Then there is the luxury tax. Right now the Cavs have about $55 million committed in salaries for the upcoming season. The luxury tax line is set at $64.5 million. A most unfortunate chunk of the cap is being spent on Larry Hughes, whose base salary this season, according to the Akron Beacon Journal, will be about $13.4 million, or $3 million more than last season. This after Hughes reached $2 million in incentives last season, the largest of which he earned after the Cavs won their 47th game…despite playing in only 32 games. Donyell Marshall reached $400k in incentives last season, bumping his salary this season to $5.63 million. At least he played in 81 games. The $55 million does not include Gooden.

But the Cavs already have nearly $60 million committed to the 2007-08 team, when LBJ’s new contract starts. And as the ABJ points out, “[the 2007-08] total also does not include Anderson Varejao, who will be a free agent and in line for a massive raise on his $945,000 salary this season.” Unless the Cavs turn into the Knicks, there is no way the team will pay to employ both Varejao and Gooden without first dealing away other players to clear room under the cap. The looming luxury tax, according to the ABJ, is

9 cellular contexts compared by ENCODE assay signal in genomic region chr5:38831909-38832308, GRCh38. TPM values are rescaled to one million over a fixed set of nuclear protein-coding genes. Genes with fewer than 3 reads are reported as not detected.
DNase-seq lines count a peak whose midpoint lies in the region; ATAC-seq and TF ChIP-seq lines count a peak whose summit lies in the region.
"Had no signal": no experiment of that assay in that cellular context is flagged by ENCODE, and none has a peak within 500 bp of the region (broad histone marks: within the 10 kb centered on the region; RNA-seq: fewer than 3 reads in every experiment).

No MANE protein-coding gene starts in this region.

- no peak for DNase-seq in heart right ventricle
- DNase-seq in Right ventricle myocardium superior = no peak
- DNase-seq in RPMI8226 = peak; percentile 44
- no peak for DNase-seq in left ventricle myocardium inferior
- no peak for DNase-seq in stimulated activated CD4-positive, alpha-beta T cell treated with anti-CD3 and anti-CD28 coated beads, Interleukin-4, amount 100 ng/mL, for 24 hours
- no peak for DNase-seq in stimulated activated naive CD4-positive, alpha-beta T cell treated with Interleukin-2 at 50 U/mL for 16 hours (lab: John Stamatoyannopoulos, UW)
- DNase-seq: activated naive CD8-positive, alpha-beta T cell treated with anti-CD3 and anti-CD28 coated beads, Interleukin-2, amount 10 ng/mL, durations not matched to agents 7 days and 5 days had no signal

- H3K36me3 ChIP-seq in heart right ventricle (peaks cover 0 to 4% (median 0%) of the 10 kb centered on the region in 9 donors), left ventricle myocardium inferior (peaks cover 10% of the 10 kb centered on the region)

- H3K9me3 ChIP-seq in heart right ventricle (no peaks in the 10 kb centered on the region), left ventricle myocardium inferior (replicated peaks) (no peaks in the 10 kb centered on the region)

…the reason the Cavs haven’t been eager to use their salary-cap exceptions ($5.2 million for the mid-level and $1.8 million for the biannual) this summer – especially in a free agent market they think is weak. If Gooden takes the one-year deal to become an unrestricted free agent next summer, using both exceptions this summer would make the Cavs a taxpayer now. Simply put, the Cavs are not willing to cross that line just to sign a player like Gooden or any other free agent. Someday, Gilbert might do it if he feels his team is close to a title, and the spending could put them over the top. That day is not at hand.

It should be no surprise, then, that the Cavs have not offered Reggie Evans a contract, though the Timberwolves have ($1.75 million). The Nuggets, equally worried about the luxury tax, remain the frontrunners to sign Evans.